From Cole Norgaarden
It’s the end of Week 5 and the reality of our semi-permanent presence in this place—India, Keystone, Kotagiri, the Nilgiri Biosphere Reserve—is beginning to truly sink in. Weekly outings to the market (which we can now proudly navigate independently) have become full of familiar faces from campus, and the town, which initially seemed overwhelming despite its small size, now feels a little more like home. The speaking, eating, and clothing habits we brought from home have all morphed in one way or another to reflect the new environment around us, to the point where I find myself talking like a Tamil English-speaker to my American peers. Teatime, a previously alien concept, is now a crucial component of our daily routine. And as we continue to accumulate items from Keystone’s network of Green Shops, we would like to think that our visual appearance is slowly beginning to blend in as well. Thanks to the unending patience of our local counterparts, together we have been able to foster a genuine, if only personal, sense of belonging in the community where we are living. Lately, it’s become harder to remember that I have been in a foreign country for a full month and will be here for three more.
In fact, I’ve heard several people in our cohort remark at how they have forgotten that they are in India, or that at times it doesn’t feel like they are in India at all. I think this is an interesting thought to explore, considering that in some ways we couldn’t be more in India. Experiences like conversing with traditional healers, visiting villages deep in the hills, and living with six youth who have grown up within the local culture have already given us a much more intimate look at life in India than most outsiders would ever receive. At the same time I feel that these experiences may also be the reason that we are confronting some difficulty in reconciling our preconceived notions with our actual observations. Before arriving in India, the expectations of those of us coming from the US had been conditioned by the highly objectified version of Indian culture that appears in the media. Books like Katherine Boo’s Behind the Beautiful Forevers and Kiran Desai’s The Inheritance of Loss, plus popular films like Slumdog Millionaire have planted foundational ideas in our minds about what India is, or should be.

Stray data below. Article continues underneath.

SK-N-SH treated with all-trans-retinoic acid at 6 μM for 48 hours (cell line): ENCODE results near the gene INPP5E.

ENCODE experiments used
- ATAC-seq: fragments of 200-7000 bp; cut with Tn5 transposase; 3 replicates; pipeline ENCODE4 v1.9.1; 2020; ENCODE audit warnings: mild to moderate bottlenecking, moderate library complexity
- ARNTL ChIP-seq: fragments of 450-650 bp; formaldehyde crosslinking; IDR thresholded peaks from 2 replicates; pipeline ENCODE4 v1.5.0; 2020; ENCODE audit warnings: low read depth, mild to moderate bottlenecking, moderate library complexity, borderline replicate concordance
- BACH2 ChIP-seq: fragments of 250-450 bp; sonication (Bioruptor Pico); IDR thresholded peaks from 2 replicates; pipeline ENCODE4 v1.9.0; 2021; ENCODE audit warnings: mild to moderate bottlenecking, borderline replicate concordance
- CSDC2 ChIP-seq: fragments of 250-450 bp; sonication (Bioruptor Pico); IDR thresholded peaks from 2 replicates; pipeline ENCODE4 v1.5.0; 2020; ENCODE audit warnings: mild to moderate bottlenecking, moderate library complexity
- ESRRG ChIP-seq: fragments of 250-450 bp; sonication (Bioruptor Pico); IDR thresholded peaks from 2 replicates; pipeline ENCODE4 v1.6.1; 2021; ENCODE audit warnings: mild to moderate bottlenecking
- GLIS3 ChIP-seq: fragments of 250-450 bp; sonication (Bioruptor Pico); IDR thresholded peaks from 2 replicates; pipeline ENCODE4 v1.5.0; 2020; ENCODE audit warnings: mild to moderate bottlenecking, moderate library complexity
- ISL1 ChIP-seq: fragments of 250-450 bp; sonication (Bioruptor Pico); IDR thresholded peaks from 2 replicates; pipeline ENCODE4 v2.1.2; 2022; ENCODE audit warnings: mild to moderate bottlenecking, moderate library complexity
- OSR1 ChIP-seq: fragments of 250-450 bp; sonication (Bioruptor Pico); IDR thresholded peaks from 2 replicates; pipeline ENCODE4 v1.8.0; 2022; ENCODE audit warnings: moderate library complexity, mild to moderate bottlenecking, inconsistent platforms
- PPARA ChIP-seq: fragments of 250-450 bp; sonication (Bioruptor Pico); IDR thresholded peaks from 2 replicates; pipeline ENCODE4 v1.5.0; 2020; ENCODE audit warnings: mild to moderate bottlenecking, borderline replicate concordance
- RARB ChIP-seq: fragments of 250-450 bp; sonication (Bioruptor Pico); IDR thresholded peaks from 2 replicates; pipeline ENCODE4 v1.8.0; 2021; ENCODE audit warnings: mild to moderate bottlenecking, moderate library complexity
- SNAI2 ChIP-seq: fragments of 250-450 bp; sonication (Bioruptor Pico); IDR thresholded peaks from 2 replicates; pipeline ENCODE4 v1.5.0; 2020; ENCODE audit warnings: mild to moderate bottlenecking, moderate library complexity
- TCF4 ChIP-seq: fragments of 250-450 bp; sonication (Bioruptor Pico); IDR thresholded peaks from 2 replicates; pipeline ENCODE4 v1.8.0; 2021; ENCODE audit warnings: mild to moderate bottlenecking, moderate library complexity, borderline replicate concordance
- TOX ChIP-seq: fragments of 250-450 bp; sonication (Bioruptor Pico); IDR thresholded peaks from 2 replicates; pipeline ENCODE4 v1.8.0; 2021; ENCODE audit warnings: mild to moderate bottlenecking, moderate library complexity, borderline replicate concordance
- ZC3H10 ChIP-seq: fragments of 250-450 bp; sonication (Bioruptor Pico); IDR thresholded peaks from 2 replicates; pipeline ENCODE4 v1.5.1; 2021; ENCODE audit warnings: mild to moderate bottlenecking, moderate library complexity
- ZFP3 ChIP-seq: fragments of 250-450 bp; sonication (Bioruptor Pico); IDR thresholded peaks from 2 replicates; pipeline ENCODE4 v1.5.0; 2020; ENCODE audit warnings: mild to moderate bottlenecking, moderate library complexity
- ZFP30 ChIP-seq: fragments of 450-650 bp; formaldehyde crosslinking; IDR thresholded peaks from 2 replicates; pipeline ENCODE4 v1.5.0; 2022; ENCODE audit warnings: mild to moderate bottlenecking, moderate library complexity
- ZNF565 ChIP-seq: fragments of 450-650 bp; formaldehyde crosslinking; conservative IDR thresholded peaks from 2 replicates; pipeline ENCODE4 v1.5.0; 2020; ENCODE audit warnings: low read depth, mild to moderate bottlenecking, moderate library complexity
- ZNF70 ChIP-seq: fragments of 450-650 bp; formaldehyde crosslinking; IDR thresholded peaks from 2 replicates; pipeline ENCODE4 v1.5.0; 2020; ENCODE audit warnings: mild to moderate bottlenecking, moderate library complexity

In some ways, I expected that coming here would simply be a deeper immersion in these same images. But staying in one place for a month has a way of upsetting stereotypes and producing a sort of hybrid reality. Witnessing the sheer diversity of people, and starting to recognize those I know from my own life in their faces, is just one example of the process of normalizing our experience that is under way. After five weeks, I now crave mushroom paneer or masala dosa much more often than food from home; encounters with the gaur, which were the subject of intense enthusiasm at the beginning, have become nonchalant. The objectified India in my head resurfaces every time a cow interrupts traffic or I start into another meal served on banana leaf, but these features have different meaning within the nuanced context we are attempting to piece together.